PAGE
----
Dry Tortugas National Park
In the Dry Tortugas located west of Key West, Florida, fall migration is more prolonged than spring migration and is not as obviously influenced by weather. Large flights of raptors are common during September and October before slowing down by about late November.
According to park officials, "A scant assortment of waterbirds, most notably gulls and terns, winter in the area."
The park's website offers a bird list
Wildlife in the Everglades becomes a bit easier to spy in the fall, as the dry season (which begins in December and runs into April) commences and wildlife head for waterholes.
The park is renowned for its birdlife, with more than 350 species seen in the park, and many head to the park during the dry season to hang out and nest.
In the fall, patient birders might be rewarded with a sighting of a rare short-tailed hawk. Only about 50-100 of these raptors can be found in the Everglades from October to late February, so you have to be in the right place at the right time....with a good deal of luck!
Other common species that show up in the park in fall include pied-billed grebes, brown pelicans, double-breasted and anhinga cormorants, great blue herons, little blue herons, black-crowned night herons, white ibis and a variety of ducks and shorebirds. Download a copy of the park's species list, a PDF document, before you go so you'll know what to look for.
Glacier seems to have almost every large mammal from elk to black bears and grizzly bears to moose. More frequently seen than the grizzlies, though, are the snow-white mountain goats that thrive on the steepest of slopes along the Continental Divide. These animals with their professorial goatees often can be seen in the meadows on Logan Pass and even on the trails to the Granite Park and Sperry chalets.
Sometimes you can spot bighorn sheep on the cliffs that run along the Garden Wall that follows the divide through the park.
Glacier is a large park surrounded by other public lands that was created early enough (1910) to offer protection to these animals. With a lot of luck, you might see a wolf, mountain lion or lynx. Look at the park's mammal checklist to know exactly what to watch for.
Fall also is a great time to see bird migrations in Glacier. Many folks have learned to watch for golden eagles migrating along the Continental Divide fly-way in mid-October. These big birds fly south from Alaska and Canada along the west side of the Continental Divide. They're visible from Mt. Brown Lookout on the west side of the park. It's a steep hike (5.3 miles one way), but worth it to view hundreds of golden eagles headed south.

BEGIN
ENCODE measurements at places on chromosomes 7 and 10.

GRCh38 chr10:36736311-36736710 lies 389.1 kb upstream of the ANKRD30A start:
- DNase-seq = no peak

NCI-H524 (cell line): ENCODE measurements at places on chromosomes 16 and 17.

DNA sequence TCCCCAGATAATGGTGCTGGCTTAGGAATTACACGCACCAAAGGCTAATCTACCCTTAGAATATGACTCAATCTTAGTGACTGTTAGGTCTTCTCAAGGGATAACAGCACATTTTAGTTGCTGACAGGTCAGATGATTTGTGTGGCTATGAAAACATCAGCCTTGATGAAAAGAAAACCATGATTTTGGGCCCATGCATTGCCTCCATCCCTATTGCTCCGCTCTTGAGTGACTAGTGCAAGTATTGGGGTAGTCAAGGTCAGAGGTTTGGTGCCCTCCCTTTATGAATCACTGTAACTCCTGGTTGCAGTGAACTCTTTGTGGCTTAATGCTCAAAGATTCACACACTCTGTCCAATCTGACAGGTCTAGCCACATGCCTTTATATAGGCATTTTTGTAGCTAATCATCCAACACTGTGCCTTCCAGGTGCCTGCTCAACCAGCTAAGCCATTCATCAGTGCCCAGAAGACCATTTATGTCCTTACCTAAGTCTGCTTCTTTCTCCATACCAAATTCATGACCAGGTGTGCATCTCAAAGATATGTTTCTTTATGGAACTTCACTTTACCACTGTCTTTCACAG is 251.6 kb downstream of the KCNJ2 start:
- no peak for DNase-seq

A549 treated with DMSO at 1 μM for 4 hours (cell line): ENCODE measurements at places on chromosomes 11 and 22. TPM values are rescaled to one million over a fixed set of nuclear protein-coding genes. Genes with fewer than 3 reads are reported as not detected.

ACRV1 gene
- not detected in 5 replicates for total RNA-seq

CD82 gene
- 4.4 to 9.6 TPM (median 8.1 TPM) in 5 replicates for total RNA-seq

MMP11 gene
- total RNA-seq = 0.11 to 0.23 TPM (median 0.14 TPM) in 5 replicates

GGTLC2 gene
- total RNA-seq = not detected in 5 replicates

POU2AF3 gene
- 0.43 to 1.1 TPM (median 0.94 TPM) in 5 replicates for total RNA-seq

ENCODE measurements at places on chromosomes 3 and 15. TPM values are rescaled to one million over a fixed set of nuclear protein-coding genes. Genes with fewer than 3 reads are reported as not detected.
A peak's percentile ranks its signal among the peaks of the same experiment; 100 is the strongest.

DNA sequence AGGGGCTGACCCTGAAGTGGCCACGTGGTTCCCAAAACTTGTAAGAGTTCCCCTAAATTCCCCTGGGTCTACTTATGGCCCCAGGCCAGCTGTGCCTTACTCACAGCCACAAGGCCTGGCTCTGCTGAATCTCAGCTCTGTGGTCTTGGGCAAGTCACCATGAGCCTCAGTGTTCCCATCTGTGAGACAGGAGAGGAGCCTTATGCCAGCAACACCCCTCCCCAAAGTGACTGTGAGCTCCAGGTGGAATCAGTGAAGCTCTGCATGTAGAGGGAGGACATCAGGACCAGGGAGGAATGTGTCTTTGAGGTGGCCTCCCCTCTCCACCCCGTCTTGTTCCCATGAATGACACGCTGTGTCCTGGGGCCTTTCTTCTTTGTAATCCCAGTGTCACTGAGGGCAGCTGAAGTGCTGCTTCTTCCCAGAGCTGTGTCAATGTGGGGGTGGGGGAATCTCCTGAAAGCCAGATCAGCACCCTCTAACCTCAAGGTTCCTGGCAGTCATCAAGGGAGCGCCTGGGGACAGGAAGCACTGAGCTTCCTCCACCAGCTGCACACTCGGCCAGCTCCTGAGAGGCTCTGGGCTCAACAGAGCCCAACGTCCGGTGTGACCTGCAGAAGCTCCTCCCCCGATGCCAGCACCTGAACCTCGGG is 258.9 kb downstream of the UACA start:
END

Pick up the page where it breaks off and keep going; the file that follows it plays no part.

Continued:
The folks at Grand Teton help you watch wildlife in the fall by publishing a two-page flyer that discusses where visitors can find animals (www.nps.gov/grte/naturescience/upload/mammal.pdf). The lush meadows nudging up along the northern shores of Jackson Lake attract mule deer and elk.
In Willow Flats, a marshy expanse right behind the Jackson Lake Lodge, you often can spot moose and elk. Pronghorns, similar to antelopes and known to be the fastest land animals in North America, might be seen at the southeast end of Jenny Lake or, better yet, along the sagebrush flats along the Snake River and surrounding Mormon Row.
In early September, the Moose-Wilson Road is pretty reliable for black bears, as they come to feast on the tasty hawthorn berries. The bruins are so fixated on gorging themselves that they pretty much ignore the cars on the road. Just remember that they're wild bears and keep your distance.
The Oxbow Bend stretch of the Snake River also is famous for its bird-life -- white pelicans, trumpeter swans on occasion, osprey and even bald eagles. Otters occasionally can be seen frolicking on the river banks here, and moose love this area, too.
Whether you're visiting Great Smoky Mountains National Park, Rocky Mountain National Park, or Olympic National Park, the best time to go in search of bugling elk is right around dawn or dusk.
In the Smokies, the elk rut is a relatively new phenomena, as these animals once were hunted to extinction in the region. A recovery program launched in 2001, though, has met with great success, growing the park's elk herds to about 135 animals and leaving biologists confident the elk can survive on their own without heavy management.
Your best opportunity to watch and listen to the elk runs from now until the end of October in the Cataloochee Valley on the southeast section of the park. Wild turkeys, too, are active and toms are strutting their stuff through the fields, their big feathers spread out. (See the accompanying story, Fall Spectacular: Elk Once Again Bugle In Great Smoky Mountains National Park)